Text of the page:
Monday, March 29, 2010

"Couch Potato" and "Cabin Fever" from VOA.




Now, the VOA Special English program WORDS AND THEIR STORIES.

Some unusual words describe how a person spends his or her time. For example, someone who likes to spend a lot of time sitting or lying down while watching television is sometimes called a couch potato. A couch is a piece of furniture that people sit on while watching television.

Robert Armstrong, an artist from California, developed the term couch potato in nineteen seventy-six. Several years later, he listed the term as a trademark with the United States government. Mister Armstrong also helped write a funny book about life as a full-time television watcher. It is called the “Official Couch Potato Handbook.”

Couch potatoes enjoy watching television just as mouse potatoes enjoy working on computers. A computer mouse is the device that moves the pointer, or cursor, on a computer screen. The description of mouse potato became popular in nineteen ninety-three. American writer Alice Kahn is said to have invented the term to describe young people who spend a lot of time using computers.

Too much time inside the house using a computer or watching television can cause someone to get cabin fever. A cabin is a simple house usually built far away from the city. People go to a cabin to relax and enjoy quiet time.

Cabin fever is not really a disease. However, people can experience boredom and restlessness if they spend too much time inside their homes. This is especially true during the winter when it is too cold or snowy to do things outside. Often children get cabin fever if they cannot go outside to play. So do their parents. This happens when there is so much snow that schools and even offices and stores are closed.

Some people enjoy spending a lot of time in their homes to make them nice places to live. This is called nesting or cocooning. Birds build nests out of sticks to hold their eggs and baby birds. Some insects build cocoons around themselves for protection while they grow and change. Nests and cocoons provide security for wildlife. So people like the idea of nests and cocoons, too.

The terms cocooning and nesting became popular more than twenty years ago. They describe people buying their first homes and filling them with many things. These people then had children.

Now these children are grown and have left the nest. They are in college. Or they are married and starting families of their own far away. Now these parents are living alone without children in their empty nest. They have become empty nesters.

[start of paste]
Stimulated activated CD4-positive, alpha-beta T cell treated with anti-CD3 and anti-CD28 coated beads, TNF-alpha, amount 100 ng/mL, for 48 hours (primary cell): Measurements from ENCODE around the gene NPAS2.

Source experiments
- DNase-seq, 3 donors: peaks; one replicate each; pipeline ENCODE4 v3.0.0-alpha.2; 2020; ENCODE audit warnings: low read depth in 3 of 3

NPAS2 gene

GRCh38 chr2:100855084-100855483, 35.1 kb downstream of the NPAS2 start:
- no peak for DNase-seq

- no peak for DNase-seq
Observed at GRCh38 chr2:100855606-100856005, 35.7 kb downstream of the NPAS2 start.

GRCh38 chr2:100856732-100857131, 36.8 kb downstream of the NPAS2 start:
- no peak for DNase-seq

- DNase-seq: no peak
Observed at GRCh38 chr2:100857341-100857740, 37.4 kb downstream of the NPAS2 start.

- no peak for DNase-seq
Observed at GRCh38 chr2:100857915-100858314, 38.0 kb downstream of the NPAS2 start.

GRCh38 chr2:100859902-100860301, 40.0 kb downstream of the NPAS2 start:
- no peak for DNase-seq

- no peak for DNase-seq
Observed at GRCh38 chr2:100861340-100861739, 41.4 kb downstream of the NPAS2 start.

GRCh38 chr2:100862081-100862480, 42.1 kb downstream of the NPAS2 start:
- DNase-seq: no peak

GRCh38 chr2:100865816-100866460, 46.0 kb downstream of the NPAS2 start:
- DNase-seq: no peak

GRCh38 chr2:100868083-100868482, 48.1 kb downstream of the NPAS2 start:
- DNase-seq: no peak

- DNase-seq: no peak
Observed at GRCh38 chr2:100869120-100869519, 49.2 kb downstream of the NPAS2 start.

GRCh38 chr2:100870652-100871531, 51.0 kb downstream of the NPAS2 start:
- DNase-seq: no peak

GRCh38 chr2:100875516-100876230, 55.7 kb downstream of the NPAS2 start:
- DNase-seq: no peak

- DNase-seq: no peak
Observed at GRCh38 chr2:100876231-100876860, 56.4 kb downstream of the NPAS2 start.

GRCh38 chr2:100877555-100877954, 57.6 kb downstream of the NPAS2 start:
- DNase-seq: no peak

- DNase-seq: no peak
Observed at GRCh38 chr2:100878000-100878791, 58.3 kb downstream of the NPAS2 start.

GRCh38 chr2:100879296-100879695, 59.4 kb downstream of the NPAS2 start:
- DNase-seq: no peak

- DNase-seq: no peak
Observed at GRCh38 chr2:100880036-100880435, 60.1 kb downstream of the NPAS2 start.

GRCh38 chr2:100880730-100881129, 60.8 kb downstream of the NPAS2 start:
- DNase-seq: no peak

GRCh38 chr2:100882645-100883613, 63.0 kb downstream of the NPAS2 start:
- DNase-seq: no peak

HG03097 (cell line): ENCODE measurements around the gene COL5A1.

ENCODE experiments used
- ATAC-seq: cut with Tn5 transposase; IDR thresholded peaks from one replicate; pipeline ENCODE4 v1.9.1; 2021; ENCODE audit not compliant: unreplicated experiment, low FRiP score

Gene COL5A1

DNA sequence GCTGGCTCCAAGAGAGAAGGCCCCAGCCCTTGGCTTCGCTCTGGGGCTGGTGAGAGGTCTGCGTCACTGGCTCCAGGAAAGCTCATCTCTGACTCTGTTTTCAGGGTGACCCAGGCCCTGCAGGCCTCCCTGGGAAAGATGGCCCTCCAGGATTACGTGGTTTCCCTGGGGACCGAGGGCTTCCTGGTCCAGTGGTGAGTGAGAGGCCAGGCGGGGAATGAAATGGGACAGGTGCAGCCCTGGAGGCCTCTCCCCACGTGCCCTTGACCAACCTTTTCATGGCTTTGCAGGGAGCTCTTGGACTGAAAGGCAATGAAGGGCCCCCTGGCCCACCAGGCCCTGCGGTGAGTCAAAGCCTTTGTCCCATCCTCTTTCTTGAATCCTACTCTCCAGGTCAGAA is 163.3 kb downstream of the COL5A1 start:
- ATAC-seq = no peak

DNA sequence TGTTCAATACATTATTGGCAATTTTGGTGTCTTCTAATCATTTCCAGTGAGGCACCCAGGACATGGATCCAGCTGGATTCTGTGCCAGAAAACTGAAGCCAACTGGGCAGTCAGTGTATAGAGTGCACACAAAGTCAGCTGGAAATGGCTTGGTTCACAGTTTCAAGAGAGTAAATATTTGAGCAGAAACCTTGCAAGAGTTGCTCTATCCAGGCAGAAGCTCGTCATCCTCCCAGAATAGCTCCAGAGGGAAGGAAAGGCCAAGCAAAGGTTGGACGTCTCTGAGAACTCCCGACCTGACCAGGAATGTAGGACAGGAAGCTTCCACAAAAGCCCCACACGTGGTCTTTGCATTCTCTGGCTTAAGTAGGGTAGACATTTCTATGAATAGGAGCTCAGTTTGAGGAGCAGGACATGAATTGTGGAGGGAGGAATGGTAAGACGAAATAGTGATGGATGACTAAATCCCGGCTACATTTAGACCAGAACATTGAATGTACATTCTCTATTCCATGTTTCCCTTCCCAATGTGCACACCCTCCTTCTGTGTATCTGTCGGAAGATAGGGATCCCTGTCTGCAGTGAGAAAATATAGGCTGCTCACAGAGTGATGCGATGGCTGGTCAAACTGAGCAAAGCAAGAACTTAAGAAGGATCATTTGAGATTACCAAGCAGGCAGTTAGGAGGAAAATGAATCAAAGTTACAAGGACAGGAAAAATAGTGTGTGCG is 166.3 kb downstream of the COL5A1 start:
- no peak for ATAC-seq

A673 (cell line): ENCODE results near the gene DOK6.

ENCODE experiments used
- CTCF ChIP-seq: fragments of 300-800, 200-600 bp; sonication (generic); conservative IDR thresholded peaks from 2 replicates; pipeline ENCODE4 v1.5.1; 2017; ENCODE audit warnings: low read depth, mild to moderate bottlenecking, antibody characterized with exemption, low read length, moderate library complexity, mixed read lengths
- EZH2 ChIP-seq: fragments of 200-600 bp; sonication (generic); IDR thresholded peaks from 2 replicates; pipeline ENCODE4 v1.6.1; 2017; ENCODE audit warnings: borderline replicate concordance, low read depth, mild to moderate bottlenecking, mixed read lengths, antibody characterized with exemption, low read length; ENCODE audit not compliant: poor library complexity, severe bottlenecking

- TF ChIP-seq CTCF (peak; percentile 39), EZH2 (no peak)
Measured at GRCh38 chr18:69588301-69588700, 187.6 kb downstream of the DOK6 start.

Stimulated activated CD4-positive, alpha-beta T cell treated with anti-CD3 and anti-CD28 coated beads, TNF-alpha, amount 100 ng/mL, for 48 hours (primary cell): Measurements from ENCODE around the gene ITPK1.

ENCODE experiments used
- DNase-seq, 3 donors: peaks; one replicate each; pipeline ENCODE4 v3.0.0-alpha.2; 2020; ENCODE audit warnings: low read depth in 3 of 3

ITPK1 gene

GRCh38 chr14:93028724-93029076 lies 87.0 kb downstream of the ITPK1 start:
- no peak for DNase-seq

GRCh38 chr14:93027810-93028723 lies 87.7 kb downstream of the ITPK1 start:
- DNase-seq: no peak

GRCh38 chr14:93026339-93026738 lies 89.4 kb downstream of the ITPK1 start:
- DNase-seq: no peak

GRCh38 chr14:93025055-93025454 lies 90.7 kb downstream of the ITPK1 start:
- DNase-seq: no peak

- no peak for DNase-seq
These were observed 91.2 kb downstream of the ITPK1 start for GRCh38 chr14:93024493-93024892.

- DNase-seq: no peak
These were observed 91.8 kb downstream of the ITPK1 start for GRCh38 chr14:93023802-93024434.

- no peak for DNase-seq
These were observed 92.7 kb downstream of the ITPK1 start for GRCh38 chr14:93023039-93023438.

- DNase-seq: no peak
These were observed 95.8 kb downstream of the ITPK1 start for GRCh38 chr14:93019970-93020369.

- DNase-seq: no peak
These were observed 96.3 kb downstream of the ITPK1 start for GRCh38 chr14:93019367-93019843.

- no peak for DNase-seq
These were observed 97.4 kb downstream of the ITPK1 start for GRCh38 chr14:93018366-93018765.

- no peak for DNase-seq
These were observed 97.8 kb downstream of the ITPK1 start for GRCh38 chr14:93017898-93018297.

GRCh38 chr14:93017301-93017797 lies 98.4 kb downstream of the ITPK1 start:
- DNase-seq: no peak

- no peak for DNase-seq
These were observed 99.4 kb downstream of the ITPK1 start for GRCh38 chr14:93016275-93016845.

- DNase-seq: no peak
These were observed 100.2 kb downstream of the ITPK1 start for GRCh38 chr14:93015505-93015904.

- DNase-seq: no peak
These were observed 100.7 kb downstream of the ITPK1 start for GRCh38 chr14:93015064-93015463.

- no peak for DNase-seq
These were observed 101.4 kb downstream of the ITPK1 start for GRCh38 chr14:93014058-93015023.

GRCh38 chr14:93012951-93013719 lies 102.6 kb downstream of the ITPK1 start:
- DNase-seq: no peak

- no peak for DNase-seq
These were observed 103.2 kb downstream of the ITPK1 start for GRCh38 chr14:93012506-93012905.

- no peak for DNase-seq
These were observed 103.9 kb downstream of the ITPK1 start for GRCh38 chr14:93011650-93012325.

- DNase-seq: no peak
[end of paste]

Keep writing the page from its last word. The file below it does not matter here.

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This VOA Special English program WORDS AND THEIR STORIES was written by Jill Moss. I’m Faith Lapidus.

Sunday, March 7, 2010

"Two Heads Are Better Than One", from Voice of America

"Painter and Model" by Henri Rousseau

Now, the VOA Special English program, WORDS AND THEIR STORIES.

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Last week, I told about the number one. Today, I will tell about expressions using other numbers.

Some problems are difficult to solve. But there are a lot of number expressions that can help. For example, if we put two and two together, we might come up with the right answer. We know that two heads are better than one. It is always better to work with another person to solve a problem.

Sometimes there are no two ways about it. Some problems have only one solution. You cannot be of two minds over this.

But with any luck, we could solve the problem in two shakes of a lamb’s tail. We could have our answers quickly and easily.

Sometimes we can kill two birds with one stone. That is, we can complete two goals with only one effort or action. But we must remember that two wrongs don’t make a right. If someone does something bad to you, you should not do the same to him.

If you are going out with your girlfriend, or boyfriend, you do not want another friend to go along on your date. You can just say to your friend: two’s company, three’s a crowd.

When I was a young child in school, I had to learn the three R’s. These important skills are reading, writing and arithmetic. These three words do not all start with the letter “R.” But they have the sound of “R.” My teachers used to give three cheers when I did well in math. They gave praise and approval for a job well done.

Some of my friends were confused and did not understand their schoolwork. They were at sixes and sevens. In fact, they did not care if they finished high school. They saw little difference between the two choices. Six of one, half a dozen the other – that was their position. But they were really happy when they completed their studies and graduated from high school. They were in seventh heaven. They were on cloud nine.

Nine times out of ten, students who do well in school find good jobs. Some work in an office doing the same things every day at nine-to-five jobs. You do not have to dress to the nines, or wear your best clothes, for this kind of work.

Last year, one of my friends applied for a better job at her office. I did not think she would get it. I thought she had a hundred to one shot at the job. Other people at her office thought her chances were a million to one. One reason was that she had been caught catching forty winks at the office. She slept at her desk for short periods during the day. But her supervisor appointed her to the new job at the eleventh hour -- at the very last minute. I guess her lucky number came up.

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This VOA Special English program, WORDS AND THEIR STORIES, was written by Jill Moss. I’m Faith Lapidus.